This article was created by Joanne Wallen from Complinet (firstname.lastname@example.org) and is reproduced here with her permission.
While some financial advisers are still fretting about the impact of the Retail Distribution Review on their business, two women are fired up by new business models to suit both ends of the financial spectrum. At the higher end, for those with at least some money to invest, Financial Life Planning is rapidly gaining momentum, while at the other end of the spectrum, financial coaching offers people who may have nothing but debt or a bad spending habit some tips for relieving money-related stress.
Tina Weeks, a financial planner who runs Serenity Financial Planning, has just qualified as the first female Registered Life Planner in the UK. The RLP designation is awarded by the Kinder Institute of Life Planning in the US and means that Weeks has completed a two-day workshop, a five-day advanced life planning training and six months of "intensive personal mentoring". Weeks has become one of only seven RLPs in the UK, but the Kinder Institute expects this number to rise rapidly this year.
Life planning was developed by Kinder Institute founders George Kinder and Richard Wagner. It offers a structured methodology for delving deeper into clients' lives, and trying to establish their goals and passions and what they want to achieve with their lives. This then feeds in to the more traditional financial planning to produce a financial plan that enables clients to work toward fulfilling their goals. As well as introducing life planning to her own financial planning business, Weeks has been instrumental in running workshops around the UK to introduce financial advisers to the concepts of life planning. The workshops are run in conjunction with the IFA Life web site. Founder Philip Calvert described life planning as: "The most significant opportunity the financial planning industry has ever seen".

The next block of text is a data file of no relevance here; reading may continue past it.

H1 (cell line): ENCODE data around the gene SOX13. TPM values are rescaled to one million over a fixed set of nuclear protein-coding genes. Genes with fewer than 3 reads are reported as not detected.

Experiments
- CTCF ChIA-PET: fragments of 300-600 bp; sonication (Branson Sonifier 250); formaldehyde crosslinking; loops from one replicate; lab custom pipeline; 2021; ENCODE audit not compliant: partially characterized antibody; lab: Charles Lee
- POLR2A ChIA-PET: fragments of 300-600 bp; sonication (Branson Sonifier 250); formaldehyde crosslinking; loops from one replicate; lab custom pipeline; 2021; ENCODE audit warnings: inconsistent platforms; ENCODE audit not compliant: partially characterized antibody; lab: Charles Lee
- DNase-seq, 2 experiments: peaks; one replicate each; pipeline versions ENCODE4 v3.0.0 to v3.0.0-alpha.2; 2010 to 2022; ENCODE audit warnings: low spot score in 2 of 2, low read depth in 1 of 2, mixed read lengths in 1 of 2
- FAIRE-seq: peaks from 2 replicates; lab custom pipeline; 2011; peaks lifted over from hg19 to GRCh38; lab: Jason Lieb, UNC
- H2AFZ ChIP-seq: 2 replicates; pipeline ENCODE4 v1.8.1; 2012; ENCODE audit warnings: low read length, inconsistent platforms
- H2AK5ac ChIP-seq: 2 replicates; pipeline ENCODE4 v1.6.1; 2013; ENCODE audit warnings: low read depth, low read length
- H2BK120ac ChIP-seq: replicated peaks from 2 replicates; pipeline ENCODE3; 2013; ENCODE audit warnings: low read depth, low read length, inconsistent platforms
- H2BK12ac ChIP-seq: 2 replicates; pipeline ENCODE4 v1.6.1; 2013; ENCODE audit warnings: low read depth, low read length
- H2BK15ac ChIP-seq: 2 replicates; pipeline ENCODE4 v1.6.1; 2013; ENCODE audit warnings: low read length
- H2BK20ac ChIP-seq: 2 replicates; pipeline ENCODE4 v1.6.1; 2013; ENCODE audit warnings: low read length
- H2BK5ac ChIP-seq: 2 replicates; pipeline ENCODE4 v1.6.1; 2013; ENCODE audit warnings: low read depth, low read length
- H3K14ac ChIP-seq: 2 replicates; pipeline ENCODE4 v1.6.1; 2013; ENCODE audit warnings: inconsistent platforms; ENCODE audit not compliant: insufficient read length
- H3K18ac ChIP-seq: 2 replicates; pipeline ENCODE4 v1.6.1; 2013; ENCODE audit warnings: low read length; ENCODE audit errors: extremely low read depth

Weeks told Complinet that life planning as an adjunct to financial planning played absolutely to the concepts of increased professionalism and treating customers fairly that the RDR was trying to achieve. "Life planning helps create a practical solution that is so client-focused and client-centric that the client doesn't mind paying for it. When you connect life and financial planning there is a symbiosis. One cannot work without the other."
The recent RDR policy statement confirmed among other things that anyone offering financial "advice" post 2012 would need to have a minimum qualification level of QCF level four, equivalent to a diploma or the first year of a bachelor's degree. Many existing financial advisers have been unhappy about being forced to sit further examinations and estimates of how many are likely to leave the industry or change roles after 2012 vary from about 10 per cent to up to 30 per cent. The Financial Services Authority and supporters of the RDR maintain that the industry needs to raise its levels of professionalism and to be seen as a profession alongside accountancy and law.
Weeks said: "The importance of professionalism through examination has never been more important, but so too are a financial planner's inter-personal skills. I, like many IFAs, thought I was already life planning, but it was only when I started on the Kinder training that I realised there was very much more to it."
There have also been many concerns voiced about how the RDR would drive advisers higher up the social spectrum to service high-net-worth individuals, which would leave the majority of consumers without access to good financial advice.